Written by Russ Shaw, Founder, Tech London Advocates & Global Tech Advocates
After a much closer race than originally predicted, a Biden Presidency is looking increasingly likely and will largely be met with positivity by the global tech sector. His approach to digital policy seems much more actively geared towards partnering with private industry and other governments to set the technology agenda.
For Big Tech companies, Biden still intends to impose stringent antitrust measures, as well as tough taxation and privacy regulations. However, with his history as the Vice President of a Silicon Valley-friendly Obama Administration – and California-elected Kamala Harris on his ticket – a victory would likely be the outcome of choice compared to Trump’s ongoing allegations of anti-conservative bias from social media giants.
Beyond Silicon Valley, there are hopes that Biden will be more open to a multi-lateral approach on key regulatory issues such as a digital tax. Following the lack of involvement from the Trump Administration with OECD talks on digital tax matters, bringing the US back to the table will help to potentially heal the Transatlantic division caused by the imposition of retaliatory tariffs in response to European countries progressing with a tax impacting US tech firms.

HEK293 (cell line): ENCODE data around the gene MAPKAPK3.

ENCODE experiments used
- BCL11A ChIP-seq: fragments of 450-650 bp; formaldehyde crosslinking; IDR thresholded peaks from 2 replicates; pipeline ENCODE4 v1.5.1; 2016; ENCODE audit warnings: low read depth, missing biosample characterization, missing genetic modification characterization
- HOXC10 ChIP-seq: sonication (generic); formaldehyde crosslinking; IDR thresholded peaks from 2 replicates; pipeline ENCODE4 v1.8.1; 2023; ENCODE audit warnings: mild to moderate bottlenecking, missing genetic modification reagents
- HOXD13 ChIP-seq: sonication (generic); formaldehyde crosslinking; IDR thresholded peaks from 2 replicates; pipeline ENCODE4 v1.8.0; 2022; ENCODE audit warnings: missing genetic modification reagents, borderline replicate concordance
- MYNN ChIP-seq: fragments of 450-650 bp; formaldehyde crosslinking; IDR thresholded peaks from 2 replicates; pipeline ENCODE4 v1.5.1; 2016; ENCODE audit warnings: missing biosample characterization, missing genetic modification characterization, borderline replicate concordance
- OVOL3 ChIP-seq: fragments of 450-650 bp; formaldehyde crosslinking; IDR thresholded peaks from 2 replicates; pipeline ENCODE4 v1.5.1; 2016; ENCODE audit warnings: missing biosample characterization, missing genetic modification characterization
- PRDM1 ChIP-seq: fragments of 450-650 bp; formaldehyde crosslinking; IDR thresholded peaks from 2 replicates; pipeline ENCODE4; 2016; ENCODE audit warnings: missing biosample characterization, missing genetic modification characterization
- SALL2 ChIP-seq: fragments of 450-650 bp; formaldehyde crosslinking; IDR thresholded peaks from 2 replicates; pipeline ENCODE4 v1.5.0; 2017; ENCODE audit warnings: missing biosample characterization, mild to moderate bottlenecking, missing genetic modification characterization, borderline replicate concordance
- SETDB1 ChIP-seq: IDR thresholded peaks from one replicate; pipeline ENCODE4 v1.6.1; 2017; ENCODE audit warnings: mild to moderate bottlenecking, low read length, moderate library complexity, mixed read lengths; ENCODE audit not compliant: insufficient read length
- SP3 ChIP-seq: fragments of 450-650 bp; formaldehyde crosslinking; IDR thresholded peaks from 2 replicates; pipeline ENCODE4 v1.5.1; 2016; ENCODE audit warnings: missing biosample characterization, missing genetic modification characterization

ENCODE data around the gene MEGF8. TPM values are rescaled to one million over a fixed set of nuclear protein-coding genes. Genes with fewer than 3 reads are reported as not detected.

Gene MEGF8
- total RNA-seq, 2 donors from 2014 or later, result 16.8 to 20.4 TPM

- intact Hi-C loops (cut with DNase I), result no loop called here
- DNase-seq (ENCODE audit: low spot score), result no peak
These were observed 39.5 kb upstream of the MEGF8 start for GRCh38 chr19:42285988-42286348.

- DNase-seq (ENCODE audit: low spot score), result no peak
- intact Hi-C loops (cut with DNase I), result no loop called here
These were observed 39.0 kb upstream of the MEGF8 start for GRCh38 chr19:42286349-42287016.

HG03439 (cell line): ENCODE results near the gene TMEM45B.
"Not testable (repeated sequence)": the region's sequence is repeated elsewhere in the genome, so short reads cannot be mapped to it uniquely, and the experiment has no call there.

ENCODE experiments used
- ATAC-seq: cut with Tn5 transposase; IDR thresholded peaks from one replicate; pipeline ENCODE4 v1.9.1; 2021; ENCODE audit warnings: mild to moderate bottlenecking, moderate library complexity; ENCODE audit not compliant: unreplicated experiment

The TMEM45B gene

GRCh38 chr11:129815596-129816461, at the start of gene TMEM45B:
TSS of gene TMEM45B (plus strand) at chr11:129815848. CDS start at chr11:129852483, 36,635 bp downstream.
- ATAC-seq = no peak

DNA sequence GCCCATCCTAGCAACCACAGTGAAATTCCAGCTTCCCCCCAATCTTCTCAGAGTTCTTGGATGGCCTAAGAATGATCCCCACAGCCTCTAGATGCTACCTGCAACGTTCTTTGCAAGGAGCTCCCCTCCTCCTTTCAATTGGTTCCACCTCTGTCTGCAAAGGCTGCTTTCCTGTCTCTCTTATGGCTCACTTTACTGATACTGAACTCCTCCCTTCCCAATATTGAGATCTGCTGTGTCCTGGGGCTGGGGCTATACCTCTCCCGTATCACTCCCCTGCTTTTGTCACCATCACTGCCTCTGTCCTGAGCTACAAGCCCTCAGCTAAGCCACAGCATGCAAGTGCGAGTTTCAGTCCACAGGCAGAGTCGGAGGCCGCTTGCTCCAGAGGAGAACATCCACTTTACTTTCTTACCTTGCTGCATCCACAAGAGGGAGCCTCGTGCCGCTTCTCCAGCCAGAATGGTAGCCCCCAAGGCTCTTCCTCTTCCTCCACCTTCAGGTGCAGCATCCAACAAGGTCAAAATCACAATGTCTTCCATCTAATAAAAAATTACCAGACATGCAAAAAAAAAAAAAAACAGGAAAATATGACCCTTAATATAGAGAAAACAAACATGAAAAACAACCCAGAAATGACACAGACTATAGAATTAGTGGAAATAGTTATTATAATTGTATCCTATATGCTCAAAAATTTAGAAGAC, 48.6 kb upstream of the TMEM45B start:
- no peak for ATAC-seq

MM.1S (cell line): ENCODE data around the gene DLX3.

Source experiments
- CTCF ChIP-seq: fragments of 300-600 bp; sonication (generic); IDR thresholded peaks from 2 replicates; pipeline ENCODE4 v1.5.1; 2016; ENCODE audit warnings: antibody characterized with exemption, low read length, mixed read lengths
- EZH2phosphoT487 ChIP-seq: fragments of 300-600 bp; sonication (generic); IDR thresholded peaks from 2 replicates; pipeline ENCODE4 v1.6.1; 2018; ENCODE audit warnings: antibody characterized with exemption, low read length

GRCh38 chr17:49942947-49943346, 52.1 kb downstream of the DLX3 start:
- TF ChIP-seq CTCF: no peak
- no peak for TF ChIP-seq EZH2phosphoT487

Elsewhere, Biden’s approach to immigration reform suggests he will be more favourable to global tech, particularly given how regularly US tech companies come up against caps limiting the number of overseas employees who can obtain visas. Compared to Trump’s resistance to the H1-B visa route, Biden’s more accommodating stance on temporary and permanent employment immigration policies are a clear positive for the tech industry.
Following the ongoing US Trade War and strained relationships between the Trump Administration and the Chinese Government, there are hopes that Biden’s more collaborative approach could ease some of these tensions. However, US restrictions on the likes of Huawei have already had serious implications for network infrastructure around the world. It is likely that Biden will take a more lenient stance on trade tariffs, but will remain cautious when it comes to cybersecurity and IP theft, given the focus of his broader policies on data privacy.
For the UK, a Democratic victory presents something of an unknown when it comes to negotiating a post-Brexit trade deal, particularly on topics such as data flows, although we know that Biden is in favour of GDPR-style privacy regulation. It is likely that this will happen but perhaps not until 2022. Ultimately, the UK and global tech sectors can be hopeful that a Biden victory will bring with it a more collaborative approach to international digital diplomacy, as the Administration looks to rebuild relationships with allies around the world.